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Judge won't decide whether to reinstate Andrew Warren until after trial

Former Hillsborough State Attorney Andrew Warren 220919.jpg
Valerie Crowder
Former Hillsborough State Attorney Andrew Warren speaks outside the U.S. District Courthouse in Tallahassee, Florida following a hearing on Monday, Sept. 19, 2022.

A federal judge is holding off on deciding whether to reinstate Hillsborough County State Attorney Andrew Warren until more evidence comes to light.

Gov. Ron DeSantis suspended Warren after he signed joint statements by Fair and Just Prosecution stating that he and other prosecutors would refrain from pursuing cases that involve abortion or gender-affirming medical care.

At the end of August, Warren filed a lawsuit requesting the judge issue a preliminary injunction to block the suspension from remaining in effect.

Warren, an elected official, explained to reporters after the hearing that his lawsuit is about more than getting his job back: “This is about making sure that our elections have meaning, making sure that no one, not even the governor, can overturn an election, can silence the voice of the people or steal their vote.”

U.S. District Court for the Northern District of Florida Judge Bob Hinkle ordered both parties to agree on setting a trial date as quickly as possible. Hinkle hasn’t yet issued a formal ruling laying out his reasoning for ordering a trial, but that’s expected to come soon.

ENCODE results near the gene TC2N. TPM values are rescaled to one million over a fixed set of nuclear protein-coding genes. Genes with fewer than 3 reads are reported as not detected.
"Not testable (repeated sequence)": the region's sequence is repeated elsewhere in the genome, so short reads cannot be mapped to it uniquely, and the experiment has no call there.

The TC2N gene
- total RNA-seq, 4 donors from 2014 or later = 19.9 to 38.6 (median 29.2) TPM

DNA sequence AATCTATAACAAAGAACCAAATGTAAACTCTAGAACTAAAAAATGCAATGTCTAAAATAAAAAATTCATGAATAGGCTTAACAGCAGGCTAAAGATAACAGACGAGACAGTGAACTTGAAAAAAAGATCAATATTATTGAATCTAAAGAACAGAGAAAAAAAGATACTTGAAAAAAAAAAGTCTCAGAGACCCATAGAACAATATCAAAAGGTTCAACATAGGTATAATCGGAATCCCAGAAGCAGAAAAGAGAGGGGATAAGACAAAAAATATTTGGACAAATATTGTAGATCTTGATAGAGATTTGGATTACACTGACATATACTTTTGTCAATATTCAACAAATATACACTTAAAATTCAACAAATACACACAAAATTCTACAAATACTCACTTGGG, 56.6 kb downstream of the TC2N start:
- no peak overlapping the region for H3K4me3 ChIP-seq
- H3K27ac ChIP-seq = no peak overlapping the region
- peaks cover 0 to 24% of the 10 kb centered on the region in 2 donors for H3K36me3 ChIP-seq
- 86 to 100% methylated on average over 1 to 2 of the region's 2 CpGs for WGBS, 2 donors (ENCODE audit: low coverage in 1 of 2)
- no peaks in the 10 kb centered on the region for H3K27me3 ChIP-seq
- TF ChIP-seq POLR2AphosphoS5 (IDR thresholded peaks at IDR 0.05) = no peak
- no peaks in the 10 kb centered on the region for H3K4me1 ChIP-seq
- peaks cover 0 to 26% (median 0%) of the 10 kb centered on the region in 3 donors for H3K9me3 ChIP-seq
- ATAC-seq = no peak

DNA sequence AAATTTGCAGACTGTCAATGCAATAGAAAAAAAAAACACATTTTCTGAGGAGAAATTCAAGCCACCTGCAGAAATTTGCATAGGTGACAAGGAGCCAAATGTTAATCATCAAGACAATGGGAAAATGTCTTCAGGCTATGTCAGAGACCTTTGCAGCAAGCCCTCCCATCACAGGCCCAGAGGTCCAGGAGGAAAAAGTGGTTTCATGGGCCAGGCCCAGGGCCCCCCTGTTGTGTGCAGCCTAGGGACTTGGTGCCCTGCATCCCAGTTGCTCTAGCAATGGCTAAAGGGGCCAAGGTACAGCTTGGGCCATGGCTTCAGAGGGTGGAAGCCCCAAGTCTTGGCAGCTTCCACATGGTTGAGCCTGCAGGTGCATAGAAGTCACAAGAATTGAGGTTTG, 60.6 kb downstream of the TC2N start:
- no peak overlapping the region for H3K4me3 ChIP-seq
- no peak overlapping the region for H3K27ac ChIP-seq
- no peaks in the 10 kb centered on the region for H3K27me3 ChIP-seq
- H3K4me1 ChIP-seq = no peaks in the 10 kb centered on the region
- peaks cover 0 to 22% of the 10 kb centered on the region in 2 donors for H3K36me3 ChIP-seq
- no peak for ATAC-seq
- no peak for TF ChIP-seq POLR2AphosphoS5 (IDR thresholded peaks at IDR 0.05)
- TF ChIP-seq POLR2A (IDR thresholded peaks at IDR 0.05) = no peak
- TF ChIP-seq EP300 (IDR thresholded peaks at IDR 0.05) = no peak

“We look forward to the trial where we can win this case and put me back in office to do the work that I was elected twice to do,” Warren said.

State Attorney General Ashley Moody's office filed a motion asking the judge to dismiss the case. That request was denied. DeSantis claims Warren’s signed statements indicate that he intended to act upon his promise not to enforce state law, which is grounds for removal.

Warren, who was elected to his post, maintains his signing of the statements counts as political speech, which is protected under the First Amendment.

Both parties have agreed to set a trial date before the end of the year, though they haven’t yet settled on a date.

Hinkle explained he couldn’t issue a ruling on the preliminary injunction with an “incomplete record.” Hinkle explained he needs all the facts of the case before issuing a decision, to ensure that it’s settled “once and for all.” Hinkle said there’s a “strong public interest” in “getting it right.”

For instance, both DeSantis and Warren haven’t appeared on the stand for cross-examination.

Hinkle noted the only evidence from the governor’s office regarding his motives for suspending Warren are his executive order and the press event that he held announcing the decision. Hinkle explained that’s not enough to determine whether the reason DeSantis gave for suspending Warren is the “real reason.”

This is a developing story. Check back for updates.

Valerie Crowder hosts and produces state and local newscasts during All Things Considered. Her reporting on local government and politics has received state and regional award recognition. She has also contributed stories to NPR newscasts.